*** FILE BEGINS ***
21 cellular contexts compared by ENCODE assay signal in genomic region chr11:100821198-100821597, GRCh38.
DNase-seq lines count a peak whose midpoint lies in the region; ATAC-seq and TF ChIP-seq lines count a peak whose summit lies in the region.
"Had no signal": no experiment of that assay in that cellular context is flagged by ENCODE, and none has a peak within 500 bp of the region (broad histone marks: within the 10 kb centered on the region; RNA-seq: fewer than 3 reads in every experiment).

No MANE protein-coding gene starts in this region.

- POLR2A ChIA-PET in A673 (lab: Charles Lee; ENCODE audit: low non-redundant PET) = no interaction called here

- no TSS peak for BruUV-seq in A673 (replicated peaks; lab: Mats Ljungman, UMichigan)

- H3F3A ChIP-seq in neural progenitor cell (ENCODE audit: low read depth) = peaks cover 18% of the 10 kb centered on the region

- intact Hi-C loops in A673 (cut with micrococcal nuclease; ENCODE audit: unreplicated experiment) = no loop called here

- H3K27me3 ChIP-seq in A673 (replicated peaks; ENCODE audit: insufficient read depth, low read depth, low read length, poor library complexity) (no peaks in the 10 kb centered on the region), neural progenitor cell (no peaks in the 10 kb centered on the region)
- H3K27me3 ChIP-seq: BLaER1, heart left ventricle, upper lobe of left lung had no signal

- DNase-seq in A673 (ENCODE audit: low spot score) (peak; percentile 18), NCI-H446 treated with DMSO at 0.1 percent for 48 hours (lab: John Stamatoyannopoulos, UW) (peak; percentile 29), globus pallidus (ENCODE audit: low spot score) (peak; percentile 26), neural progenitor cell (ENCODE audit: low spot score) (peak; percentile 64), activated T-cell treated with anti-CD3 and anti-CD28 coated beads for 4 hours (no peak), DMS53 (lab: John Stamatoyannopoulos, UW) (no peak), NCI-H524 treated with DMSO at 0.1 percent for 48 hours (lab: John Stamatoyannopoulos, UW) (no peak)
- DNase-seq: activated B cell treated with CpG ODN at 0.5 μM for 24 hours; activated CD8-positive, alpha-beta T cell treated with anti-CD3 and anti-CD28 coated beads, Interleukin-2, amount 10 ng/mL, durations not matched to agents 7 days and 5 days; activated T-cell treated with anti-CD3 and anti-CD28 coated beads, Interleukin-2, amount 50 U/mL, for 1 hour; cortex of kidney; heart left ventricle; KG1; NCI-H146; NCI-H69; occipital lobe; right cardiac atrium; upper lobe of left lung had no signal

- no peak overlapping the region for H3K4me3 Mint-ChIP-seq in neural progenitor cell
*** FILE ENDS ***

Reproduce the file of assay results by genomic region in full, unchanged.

21 cellular contexts compared by ENCODE assay signal in genomic region chr11:100821198-100821597, GRCh38.
DNase-seq lines count a peak whose midpoint lies in the region; ATAC-seq and TF ChIP-seq lines count a peak whose summit lies in the region.
"Had no signal": no experiment of that assay in that cellular context is flagged by ENCODE, and none has a peak within 500 bp of the region (broad histone marks: within the 10 kb centered on the region; RNA-seq: fewer than 3 reads in every experiment).

No MANE protein-coding gene starts in this region.

- POLR2A ChIA-PET in A673 (lab: Charles Lee; ENCODE audit: low non-redundant PET) = no interaction called here

- no TSS peak for BruUV-seq in A673 (replicated peaks; lab: Mats Ljungman, UMichigan)

- H3F3A ChIP-seq in neural progenitor cell (ENCODE audit: low read depth) = peaks cover 18% of the 10 kb centered on the region

- intact Hi-C loops in A673 (cut with micrococcal nuclease; ENCODE audit: unreplicated experiment) = no loop called here

- H3K27me3 ChIP-seq in A673 (replicated peaks; ENCODE audit: insufficient read depth, low read depth, low read length, poor library complexity) (no peaks in the 10 kb centered on the region), neural progenitor cell (no peaks in the 10 kb centered on the region)
- H3K27me3 ChIP-seq: BLaER1, heart left ventricle, upper lobe of left lung had no signal

- DNase-seq in A673 (ENCODE audit: low spot score) (peak; percentile 18), NCI-H446 treated with DMSO at 0.1 percent for 48 hours (lab: John Stamatoyannopoulos, UW) (peak; percentile 29), globus pallidus (ENCODE audit: low spot score) (peak; percentile 26), neural progenitor cell (ENCODE audit: low spot score) (peak; percentile 64), activated T-cell treated with anti-CD3 and anti-CD28 coated beads for 4 hours (no peak), DMS53 (lab: John Stamatoyannopoulos, UW) (no peak), NCI-H524 treated with DMSO at 0.1 percent for 48 hours (lab: John Stamatoyannopoulos, UW) (no peak)
- DNase-seq: activated B cell treated with CpG ODN at 0.5 μM for 24 hours; activated CD8-positive, alpha-beta T cell treated with anti-CD3 and anti-CD28 coated beads, Interleukin-2, amount 10 ng/mL, durations not matched to agents 7 days and 5 days; activated T-cell treated with anti-CD3 and anti-CD28 coated beads, Interleukin-2, amount 50 U/mL, for 1 hour; cortex of kidney; heart left ventricle; KG1; NCI-H146; NCI-H69; occipital lobe; right cardiac atrium; upper lobe of left lung had no signal

- no peak overlapping the region for H3K4me3 Mint-ChIP-seq in neural progenitor cell